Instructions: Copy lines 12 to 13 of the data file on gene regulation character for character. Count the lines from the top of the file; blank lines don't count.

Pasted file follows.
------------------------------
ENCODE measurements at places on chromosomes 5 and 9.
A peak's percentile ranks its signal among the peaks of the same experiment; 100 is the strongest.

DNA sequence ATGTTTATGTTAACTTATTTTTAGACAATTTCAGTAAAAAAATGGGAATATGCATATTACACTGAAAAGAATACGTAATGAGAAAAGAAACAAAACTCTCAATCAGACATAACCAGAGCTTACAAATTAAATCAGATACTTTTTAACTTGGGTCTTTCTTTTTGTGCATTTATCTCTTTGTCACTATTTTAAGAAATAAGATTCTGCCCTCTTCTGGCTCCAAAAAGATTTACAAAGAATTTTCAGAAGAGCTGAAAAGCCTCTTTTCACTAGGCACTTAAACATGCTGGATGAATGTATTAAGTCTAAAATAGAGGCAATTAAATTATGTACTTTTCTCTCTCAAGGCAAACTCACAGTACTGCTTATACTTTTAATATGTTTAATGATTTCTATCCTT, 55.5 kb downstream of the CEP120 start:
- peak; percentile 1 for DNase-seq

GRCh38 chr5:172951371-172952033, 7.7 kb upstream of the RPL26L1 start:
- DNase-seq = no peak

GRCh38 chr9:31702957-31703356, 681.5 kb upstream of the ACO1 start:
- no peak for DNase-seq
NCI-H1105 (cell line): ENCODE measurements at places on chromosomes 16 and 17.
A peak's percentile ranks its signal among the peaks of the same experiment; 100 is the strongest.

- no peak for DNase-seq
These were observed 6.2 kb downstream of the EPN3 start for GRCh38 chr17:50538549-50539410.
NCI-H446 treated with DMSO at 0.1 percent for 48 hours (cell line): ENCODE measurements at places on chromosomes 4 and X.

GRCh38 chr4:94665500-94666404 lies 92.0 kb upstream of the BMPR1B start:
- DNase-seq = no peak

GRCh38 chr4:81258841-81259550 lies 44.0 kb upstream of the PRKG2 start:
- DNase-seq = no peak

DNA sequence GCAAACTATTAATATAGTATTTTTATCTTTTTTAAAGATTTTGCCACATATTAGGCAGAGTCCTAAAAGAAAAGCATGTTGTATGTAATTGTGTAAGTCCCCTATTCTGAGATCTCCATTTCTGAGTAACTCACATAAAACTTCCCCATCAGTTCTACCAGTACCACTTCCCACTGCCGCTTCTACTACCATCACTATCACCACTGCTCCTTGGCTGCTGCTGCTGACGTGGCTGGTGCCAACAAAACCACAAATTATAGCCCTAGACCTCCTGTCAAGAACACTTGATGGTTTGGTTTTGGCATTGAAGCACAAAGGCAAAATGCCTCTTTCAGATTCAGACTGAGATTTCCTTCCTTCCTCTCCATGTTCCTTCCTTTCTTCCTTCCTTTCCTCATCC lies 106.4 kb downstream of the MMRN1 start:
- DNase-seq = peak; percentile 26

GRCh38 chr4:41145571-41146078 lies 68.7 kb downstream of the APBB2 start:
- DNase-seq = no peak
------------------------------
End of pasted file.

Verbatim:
These were observed 6.2 kb downstream of the EPN3 start for GRCh38 chr17:50538549-50539410.
NCI-H446 treated with DMSO at 0.1 percent for 48 hours (cell line): ENCODE measurements at places on chromosomes 4 and X.